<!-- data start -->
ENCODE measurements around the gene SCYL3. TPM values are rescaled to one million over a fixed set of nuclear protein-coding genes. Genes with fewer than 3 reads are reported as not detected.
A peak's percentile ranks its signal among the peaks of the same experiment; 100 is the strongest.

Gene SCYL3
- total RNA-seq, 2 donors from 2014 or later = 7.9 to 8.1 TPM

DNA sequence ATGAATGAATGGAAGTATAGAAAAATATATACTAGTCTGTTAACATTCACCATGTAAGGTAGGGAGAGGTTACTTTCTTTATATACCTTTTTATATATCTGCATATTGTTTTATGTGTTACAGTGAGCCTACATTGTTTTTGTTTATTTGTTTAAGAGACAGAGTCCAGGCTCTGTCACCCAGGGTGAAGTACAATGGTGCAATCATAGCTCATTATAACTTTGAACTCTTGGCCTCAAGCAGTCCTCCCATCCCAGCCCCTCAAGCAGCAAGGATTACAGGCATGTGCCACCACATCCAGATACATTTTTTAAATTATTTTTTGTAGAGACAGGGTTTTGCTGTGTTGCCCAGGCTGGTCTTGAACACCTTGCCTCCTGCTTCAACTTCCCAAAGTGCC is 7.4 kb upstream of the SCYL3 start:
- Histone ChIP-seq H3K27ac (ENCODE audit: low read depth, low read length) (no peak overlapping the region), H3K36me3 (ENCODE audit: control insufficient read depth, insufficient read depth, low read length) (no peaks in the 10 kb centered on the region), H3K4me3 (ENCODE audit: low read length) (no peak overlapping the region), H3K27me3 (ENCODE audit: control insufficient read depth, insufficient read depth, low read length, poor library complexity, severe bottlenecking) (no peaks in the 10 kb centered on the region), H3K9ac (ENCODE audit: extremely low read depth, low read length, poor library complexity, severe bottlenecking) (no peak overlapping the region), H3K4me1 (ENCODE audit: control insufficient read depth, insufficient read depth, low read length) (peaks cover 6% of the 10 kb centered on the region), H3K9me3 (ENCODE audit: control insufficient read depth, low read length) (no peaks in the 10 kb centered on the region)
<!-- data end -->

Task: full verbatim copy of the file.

ENCODE measurements around the gene SCYL3. TPM values are rescaled to one million over a fixed set of nuclear protein-coding genes. Genes with fewer than 3 reads are reported as not detected.
A peak's percentile ranks its signal among the peaks of the same experiment; 100 is the strongest.

Gene SCYL3
- total RNA-seq, 2 donors from 2014 or later = 7.9 to 8.1 TPM

DNA sequence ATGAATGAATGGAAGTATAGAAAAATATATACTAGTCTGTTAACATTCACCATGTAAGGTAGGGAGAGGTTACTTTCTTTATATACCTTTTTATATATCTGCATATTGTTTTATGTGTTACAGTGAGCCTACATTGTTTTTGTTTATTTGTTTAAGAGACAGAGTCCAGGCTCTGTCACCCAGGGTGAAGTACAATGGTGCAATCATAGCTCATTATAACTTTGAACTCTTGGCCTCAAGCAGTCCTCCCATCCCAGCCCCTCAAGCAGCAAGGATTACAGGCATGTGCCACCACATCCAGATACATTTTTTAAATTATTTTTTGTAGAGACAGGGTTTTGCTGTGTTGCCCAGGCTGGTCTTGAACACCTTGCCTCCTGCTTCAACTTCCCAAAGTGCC is 7.4 kb upstream of the SCYL3 start:
- Histone ChIP-seq H3K27ac (ENCODE audit: low read depth, low read length) (no peak overlapping the region), H3K36me3 (ENCODE audit: control insufficient read depth, insufficient read depth, low read length) (no peaks in the 10 kb centered on the region), H3K4me3 (ENCODE audit: low read length) (no peak overlapping the region), H3K27me3 (ENCODE audit: control insufficient read depth, insufficient read depth, low read length, poor library complexity, severe bottlenecking) (no peaks in the 10 kb centered on the region), H3K9ac (ENCODE audit: extremely low read depth, low read length, poor library complexity, severe bottlenecking) (no peak overlapping the region), H3K4me1 (ENCODE audit: control insufficient read depth, insufficient read depth, low read length) (peaks cover 6% of the 10 kb centered on the region), H3K9me3 (ENCODE audit: control insufficient read depth, low read length) (no peaks in the 10 kb centered on the region)